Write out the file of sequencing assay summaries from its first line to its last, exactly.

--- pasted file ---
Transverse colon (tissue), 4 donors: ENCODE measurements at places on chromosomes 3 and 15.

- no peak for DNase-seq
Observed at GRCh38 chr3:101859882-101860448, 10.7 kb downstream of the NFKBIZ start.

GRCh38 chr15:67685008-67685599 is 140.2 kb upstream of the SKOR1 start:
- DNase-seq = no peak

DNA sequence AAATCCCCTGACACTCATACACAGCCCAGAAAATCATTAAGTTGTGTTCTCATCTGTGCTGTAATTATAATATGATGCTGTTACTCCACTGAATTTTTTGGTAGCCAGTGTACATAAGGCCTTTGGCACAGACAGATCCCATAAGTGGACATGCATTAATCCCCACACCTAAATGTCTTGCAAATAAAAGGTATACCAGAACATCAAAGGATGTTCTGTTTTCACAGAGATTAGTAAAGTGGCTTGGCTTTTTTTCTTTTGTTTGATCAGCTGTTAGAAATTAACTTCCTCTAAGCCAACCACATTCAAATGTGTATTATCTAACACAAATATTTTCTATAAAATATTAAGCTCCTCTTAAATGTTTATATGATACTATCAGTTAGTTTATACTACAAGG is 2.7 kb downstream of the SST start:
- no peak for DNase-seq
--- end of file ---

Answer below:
Transverse colon (tissue), 4 donors: ENCODE measurements at places on chromosomes 3 and 15.

- no peak for DNase-seq
Observed at GRCh38 chr3:101859882-101860448, 10.7 kb downstream of the NFKBIZ start.

GRCh38 chr15:67685008-67685599 is 140.2 kb upstream of the SKOR1 start:
- DNase-seq = no peak

DNA sequence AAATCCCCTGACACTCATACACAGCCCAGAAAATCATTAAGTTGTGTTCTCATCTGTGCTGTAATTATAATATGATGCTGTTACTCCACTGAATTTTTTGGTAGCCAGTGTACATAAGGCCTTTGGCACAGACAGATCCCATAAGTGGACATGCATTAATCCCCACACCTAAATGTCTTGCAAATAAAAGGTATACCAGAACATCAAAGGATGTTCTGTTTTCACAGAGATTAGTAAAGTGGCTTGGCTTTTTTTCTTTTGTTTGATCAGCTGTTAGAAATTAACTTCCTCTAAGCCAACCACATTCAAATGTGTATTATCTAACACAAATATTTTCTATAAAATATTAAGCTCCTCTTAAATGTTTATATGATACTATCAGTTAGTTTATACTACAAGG is 2.7 kb downstream of the SST start:
- no peak for DNase-seq